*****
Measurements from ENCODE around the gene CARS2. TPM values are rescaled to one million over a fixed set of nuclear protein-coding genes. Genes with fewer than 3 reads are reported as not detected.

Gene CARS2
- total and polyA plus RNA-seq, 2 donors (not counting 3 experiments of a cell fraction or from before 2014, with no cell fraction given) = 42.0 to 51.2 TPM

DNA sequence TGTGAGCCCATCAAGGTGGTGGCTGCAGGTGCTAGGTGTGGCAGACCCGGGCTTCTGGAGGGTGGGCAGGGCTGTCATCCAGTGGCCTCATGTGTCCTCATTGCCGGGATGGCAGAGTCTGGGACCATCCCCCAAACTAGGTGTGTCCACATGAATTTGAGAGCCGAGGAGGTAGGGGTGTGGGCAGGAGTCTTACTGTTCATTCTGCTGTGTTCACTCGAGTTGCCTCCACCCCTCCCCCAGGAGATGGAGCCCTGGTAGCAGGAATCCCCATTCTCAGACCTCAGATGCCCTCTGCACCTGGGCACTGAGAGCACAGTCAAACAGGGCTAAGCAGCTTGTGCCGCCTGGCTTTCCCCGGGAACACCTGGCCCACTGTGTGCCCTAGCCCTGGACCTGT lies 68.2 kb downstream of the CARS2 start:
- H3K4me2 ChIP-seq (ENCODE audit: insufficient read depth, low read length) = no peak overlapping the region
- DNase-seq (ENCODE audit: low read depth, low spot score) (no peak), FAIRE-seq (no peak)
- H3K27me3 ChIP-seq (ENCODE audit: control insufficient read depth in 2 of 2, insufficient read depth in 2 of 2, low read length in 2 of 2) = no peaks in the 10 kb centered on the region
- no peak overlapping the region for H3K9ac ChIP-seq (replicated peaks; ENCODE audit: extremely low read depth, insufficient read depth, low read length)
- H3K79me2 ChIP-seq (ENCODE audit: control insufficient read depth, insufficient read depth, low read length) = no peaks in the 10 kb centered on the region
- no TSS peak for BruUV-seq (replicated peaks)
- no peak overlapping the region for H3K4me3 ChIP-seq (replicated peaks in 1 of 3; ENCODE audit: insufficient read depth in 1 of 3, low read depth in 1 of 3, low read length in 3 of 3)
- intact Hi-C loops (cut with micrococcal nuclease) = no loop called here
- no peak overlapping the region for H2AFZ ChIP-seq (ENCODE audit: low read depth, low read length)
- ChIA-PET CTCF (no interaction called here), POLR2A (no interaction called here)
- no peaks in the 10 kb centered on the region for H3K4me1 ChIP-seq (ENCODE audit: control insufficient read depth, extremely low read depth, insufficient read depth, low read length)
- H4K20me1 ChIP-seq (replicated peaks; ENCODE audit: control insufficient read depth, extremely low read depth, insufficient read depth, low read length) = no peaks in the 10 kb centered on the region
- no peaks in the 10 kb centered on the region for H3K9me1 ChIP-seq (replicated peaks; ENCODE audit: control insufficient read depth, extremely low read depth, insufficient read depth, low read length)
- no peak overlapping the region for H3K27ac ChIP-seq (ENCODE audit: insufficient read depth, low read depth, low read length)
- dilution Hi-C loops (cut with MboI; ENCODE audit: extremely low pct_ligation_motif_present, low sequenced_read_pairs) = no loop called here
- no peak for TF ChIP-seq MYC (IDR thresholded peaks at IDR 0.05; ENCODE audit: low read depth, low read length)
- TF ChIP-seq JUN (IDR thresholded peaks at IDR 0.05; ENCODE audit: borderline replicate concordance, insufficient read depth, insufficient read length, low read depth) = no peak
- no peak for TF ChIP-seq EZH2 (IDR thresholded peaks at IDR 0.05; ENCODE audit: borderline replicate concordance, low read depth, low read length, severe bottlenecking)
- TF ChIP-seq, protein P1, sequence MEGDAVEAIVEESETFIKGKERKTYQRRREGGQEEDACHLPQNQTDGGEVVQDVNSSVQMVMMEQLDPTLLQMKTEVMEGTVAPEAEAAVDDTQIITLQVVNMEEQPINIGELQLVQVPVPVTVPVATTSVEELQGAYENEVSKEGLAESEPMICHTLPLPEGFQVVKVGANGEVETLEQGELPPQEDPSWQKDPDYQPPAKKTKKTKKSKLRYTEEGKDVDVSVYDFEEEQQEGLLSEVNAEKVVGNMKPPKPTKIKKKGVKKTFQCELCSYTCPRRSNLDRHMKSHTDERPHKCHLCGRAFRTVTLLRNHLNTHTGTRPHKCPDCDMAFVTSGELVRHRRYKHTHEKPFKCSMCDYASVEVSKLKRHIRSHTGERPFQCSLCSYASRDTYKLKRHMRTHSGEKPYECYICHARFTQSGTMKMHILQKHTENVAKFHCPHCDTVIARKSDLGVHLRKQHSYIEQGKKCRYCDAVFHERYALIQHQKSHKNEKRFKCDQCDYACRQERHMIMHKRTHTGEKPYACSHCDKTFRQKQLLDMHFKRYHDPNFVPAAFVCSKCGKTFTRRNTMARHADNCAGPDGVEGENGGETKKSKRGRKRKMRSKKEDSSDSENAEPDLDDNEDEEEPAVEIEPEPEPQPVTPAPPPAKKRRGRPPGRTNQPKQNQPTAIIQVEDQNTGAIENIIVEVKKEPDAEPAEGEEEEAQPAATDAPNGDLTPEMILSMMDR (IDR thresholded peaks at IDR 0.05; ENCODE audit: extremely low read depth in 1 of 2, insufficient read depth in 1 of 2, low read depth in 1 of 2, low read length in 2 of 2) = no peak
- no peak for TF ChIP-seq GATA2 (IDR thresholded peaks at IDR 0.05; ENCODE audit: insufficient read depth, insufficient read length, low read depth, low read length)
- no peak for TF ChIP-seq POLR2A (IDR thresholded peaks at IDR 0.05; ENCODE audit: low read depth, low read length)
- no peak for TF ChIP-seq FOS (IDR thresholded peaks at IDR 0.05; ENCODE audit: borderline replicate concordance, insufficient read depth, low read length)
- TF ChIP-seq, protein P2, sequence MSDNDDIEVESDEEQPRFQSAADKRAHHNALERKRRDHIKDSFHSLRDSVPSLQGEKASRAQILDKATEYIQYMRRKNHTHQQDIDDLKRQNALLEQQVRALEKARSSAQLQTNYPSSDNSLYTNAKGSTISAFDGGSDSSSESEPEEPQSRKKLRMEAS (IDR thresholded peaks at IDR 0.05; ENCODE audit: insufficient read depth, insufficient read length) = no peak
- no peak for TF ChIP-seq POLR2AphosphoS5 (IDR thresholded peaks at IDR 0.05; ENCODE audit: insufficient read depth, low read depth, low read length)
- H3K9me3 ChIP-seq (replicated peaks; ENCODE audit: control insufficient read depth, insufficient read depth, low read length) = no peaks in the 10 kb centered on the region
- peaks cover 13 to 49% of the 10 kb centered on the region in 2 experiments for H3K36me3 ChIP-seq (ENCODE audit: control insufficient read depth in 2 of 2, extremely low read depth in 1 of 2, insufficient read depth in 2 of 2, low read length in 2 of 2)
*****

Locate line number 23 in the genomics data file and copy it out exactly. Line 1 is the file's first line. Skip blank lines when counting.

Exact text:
- TF ChIP-seq, protein P1, sequence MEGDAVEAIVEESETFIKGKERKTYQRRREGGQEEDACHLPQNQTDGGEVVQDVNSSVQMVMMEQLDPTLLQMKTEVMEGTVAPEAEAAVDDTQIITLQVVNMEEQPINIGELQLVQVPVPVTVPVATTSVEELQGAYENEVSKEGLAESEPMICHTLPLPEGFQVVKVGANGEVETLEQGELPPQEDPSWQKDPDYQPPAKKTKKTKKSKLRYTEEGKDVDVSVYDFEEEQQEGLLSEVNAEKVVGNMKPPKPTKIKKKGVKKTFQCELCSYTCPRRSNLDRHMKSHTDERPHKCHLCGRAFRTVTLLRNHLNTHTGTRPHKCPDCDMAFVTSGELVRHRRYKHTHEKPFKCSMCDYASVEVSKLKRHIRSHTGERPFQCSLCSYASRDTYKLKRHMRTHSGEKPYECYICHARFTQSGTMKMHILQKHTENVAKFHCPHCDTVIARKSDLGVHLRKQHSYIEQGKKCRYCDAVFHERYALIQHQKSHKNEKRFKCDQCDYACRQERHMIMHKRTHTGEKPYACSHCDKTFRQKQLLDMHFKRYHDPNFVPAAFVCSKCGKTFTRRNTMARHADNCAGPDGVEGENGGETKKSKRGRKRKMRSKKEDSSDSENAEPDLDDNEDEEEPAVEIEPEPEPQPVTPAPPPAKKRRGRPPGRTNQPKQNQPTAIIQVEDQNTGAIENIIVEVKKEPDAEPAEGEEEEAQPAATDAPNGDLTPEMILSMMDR (IDR thresholded peaks at IDR 0.05; ENCODE audit: extremely low read depth in 1 of 2, insufficient read depth in 1 of 2, low read depth in 1 of 2, low read length in 2 of 2) = no peak